The programs included with the Ubuntu system are free software;
the exact distribution terms for each program are described in the
individual files in /usr/share/doc/*/copyright.

Ubuntu comes with ABSOLUTELY NO WARRANTY, to the extent permitted by
applicable law.

root@myUbuntu:~# 

Note: Ubuntu cannot be built for Raspberry A, B, B+, 0 and 0W according to https://wiki.ubuntu.com/ARM/RaspberryPi, as Ubuntu targets the ARMv7-A architecture, while the older RaspberryPi use an ARMv6 processor.

Further details

Author: Köry Maincent

Köry Maincent is an embedded Linux and kernel engineer at Bootlin, which he joined in 2020.

6 thoughts on “ELBE: automated building of Ubuntu images for a Raspberry Pi 3B”

  1. Hello,

    It’s a bit sad, there are raspi3-firmware (renamed to raspi-firmware on new versions) on debian but no on ubuntu, but on ubuntu linux-firmware-raspi2 should do the same things for firmware files, avoid downloading with wget.
    Why you didn’t use u-boot with flash-kernel ? It’s already packaged.

    With debian you can use this file /etc/default/raspi-firmware to generate the cmdline.txt and use it with u-boot and flash-kernel, that’s make the system easy to upgrade.

    Thanks.

    1. Hello,
      I did not know about these packages.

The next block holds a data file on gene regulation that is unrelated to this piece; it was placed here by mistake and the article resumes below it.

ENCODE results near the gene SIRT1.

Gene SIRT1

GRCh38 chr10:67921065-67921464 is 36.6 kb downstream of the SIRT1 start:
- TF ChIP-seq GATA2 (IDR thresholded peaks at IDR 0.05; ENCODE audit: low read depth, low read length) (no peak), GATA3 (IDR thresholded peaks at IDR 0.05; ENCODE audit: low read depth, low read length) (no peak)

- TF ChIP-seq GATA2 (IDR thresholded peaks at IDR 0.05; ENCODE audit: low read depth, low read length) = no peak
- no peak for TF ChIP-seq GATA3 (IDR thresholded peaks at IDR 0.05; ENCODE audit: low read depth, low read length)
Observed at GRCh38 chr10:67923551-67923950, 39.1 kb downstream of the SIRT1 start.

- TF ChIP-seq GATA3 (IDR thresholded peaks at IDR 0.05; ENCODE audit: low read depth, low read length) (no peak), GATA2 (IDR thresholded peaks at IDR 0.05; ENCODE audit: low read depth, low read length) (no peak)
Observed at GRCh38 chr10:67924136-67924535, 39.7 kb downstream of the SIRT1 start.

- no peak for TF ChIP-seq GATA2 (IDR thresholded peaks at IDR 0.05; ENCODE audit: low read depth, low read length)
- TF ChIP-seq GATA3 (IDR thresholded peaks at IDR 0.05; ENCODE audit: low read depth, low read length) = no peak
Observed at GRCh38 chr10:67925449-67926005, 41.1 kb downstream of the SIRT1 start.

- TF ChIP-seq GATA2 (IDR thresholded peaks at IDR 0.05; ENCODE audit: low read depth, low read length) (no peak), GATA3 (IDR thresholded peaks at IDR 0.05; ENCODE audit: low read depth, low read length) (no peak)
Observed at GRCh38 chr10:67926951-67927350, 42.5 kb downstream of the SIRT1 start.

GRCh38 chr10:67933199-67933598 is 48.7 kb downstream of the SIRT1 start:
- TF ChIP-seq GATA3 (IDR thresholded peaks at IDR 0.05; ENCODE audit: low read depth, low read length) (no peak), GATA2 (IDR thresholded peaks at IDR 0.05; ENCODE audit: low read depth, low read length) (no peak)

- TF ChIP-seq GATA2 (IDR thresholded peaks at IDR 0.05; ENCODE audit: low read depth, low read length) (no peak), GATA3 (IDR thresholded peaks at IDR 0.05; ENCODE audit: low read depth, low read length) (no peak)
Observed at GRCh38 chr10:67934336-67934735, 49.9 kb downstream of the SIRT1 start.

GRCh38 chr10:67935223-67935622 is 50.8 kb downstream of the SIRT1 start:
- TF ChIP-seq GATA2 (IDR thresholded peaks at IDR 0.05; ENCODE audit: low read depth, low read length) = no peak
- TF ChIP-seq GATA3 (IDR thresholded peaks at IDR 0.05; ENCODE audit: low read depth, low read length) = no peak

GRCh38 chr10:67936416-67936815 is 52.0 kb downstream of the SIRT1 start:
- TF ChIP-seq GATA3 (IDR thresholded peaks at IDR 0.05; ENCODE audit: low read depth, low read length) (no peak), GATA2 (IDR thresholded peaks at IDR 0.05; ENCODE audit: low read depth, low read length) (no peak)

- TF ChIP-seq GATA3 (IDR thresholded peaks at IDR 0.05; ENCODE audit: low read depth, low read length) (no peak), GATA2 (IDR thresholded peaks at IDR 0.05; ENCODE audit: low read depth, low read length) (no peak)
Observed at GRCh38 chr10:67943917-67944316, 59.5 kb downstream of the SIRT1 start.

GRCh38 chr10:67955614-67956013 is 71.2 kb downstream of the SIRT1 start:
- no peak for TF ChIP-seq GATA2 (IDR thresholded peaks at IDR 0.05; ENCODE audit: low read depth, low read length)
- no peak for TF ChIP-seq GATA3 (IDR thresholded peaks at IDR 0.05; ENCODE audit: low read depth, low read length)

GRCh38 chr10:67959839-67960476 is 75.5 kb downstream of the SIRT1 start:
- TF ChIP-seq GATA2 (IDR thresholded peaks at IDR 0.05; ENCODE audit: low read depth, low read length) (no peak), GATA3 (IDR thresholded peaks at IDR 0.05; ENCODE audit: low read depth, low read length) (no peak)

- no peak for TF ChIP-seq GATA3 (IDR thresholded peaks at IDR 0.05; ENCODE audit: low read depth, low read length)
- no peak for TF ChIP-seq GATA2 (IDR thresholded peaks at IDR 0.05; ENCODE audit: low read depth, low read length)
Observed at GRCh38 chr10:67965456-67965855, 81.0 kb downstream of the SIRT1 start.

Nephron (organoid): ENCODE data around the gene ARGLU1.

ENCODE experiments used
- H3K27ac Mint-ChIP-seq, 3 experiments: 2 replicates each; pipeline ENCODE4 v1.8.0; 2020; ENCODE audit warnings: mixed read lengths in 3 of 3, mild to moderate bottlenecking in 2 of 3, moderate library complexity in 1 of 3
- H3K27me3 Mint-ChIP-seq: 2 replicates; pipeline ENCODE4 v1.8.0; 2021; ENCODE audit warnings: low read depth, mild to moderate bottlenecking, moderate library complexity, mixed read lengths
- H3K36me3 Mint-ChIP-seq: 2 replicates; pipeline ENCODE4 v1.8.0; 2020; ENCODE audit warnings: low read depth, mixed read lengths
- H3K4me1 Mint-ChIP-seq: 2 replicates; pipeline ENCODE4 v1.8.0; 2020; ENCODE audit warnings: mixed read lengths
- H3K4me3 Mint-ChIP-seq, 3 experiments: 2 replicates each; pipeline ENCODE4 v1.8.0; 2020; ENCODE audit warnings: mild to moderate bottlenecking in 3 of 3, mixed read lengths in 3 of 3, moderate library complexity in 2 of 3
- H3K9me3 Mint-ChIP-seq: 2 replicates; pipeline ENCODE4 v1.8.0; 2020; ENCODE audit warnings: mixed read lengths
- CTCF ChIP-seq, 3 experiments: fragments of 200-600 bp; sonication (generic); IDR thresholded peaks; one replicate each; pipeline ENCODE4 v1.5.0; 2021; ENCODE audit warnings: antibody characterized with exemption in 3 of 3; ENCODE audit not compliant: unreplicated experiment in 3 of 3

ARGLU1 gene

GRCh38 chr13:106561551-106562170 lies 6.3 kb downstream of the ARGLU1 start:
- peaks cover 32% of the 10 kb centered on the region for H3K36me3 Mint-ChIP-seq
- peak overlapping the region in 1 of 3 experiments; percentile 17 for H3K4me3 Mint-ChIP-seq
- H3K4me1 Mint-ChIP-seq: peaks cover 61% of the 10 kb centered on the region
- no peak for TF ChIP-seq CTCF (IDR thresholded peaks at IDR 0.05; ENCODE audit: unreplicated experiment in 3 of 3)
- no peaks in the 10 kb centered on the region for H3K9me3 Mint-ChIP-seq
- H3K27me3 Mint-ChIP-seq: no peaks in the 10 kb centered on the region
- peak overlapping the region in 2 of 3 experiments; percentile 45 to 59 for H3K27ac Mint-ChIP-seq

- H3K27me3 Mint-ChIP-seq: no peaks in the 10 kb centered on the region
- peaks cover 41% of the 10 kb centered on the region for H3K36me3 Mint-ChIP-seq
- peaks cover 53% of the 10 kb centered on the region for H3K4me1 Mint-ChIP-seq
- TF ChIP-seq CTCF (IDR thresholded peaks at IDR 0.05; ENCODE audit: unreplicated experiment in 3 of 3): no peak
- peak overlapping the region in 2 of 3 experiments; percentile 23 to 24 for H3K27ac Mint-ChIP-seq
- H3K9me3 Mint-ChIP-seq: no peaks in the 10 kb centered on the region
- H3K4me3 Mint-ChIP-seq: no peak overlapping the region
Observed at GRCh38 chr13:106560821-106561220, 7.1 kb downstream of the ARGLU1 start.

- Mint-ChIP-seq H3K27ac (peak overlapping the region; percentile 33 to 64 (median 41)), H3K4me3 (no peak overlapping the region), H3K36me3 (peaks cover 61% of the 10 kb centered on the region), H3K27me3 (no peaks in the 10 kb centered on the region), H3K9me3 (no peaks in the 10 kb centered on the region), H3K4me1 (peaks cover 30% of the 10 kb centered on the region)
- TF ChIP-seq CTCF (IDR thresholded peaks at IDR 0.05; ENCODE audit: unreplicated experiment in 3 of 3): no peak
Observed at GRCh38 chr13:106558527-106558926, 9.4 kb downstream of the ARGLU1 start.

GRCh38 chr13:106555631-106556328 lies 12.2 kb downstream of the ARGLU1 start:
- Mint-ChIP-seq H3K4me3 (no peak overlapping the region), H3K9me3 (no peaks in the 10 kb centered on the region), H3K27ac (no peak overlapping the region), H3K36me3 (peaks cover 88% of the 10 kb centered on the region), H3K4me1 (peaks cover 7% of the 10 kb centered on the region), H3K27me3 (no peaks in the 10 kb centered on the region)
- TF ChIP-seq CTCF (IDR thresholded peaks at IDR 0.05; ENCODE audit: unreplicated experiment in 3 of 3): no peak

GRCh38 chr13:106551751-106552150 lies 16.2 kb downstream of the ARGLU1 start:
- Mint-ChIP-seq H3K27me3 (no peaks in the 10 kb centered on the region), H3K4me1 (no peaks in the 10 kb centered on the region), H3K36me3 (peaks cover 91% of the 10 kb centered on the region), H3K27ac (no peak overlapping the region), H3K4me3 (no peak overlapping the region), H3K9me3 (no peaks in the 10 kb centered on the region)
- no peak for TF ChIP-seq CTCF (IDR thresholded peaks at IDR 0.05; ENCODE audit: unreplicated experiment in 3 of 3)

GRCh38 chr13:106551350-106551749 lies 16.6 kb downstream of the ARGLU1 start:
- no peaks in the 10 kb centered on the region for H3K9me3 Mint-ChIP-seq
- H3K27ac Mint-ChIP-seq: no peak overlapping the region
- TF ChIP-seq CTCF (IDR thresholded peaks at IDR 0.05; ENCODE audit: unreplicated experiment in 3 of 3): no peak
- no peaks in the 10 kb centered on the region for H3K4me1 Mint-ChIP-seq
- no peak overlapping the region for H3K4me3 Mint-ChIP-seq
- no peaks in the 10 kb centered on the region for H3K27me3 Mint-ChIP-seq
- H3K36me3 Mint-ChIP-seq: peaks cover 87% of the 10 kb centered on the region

They may indeed ease the creation of the boot directory.
      Thanks for this information.

  2. Hi,
    Running through your example I get a 403 error when trying to create the vm. I’m on Ubuntu 20.04.
    elbe initvm create –devel

    –2021-06-17 11:48:33– http://ftp.de.debian.org//debian/dists/buster/main/installer-amd64/current/images/cdrom/vmlinuz
    Resolving http://ftp.de.debian.org (ftp.de.debian.org)… 141.76.2.4
    Connecting to http://ftp.de.debian.org (ftp.de.debian.org)|141.76.2.4|:80… connected.
    HTTP request sent, awaiting response… 403 Forbidden
    2021-06-17 11:48:34 ERROR 403: Forbidden.

    [ERROR] Failure to download kernel/initrd debian Package:
    [ERROR]
    [ERROR] HashValidationFailed Failed to download http://ftp.de.debian.org//debian/dists/buster/main/installer-amd64/current/images/./cdrom/vmlinuz
    [ERROR]
    [ERROR] Check Mirror configuration
    ‘elbe init’ Failed
    Giving up

    Any suggestions welcome! – thanks.

    1. The error is related to the connection of the Debian FTP server.
      The issue comes either from your network, or from an instability of the Debian server.

  3. Great job! Thanks for sharing!
    As to your work related to Rockchip RK3399, can you share some details?
    And a silly question, what if I want to build a Ubuntu rootfs only, ignoring the kernel part (which is provided by others)?

    1. Thanks for your comment!
      About my work on RK3399, the board was using a GR3399 SOC. A devicetree and a defconfig were written to follow the hardware description and the needs of the project.
      I was not in charge of the Kernel part but if you have questions I can ping the guy who was in charge of this. I have only packaged the software components like Kernel or U-boot and build the Ubuntu image through ELBE.
      In Debian world, all is managed with packages, therefore if you want a rootfs without the Kernel you just need to not add the linux-image package to your image.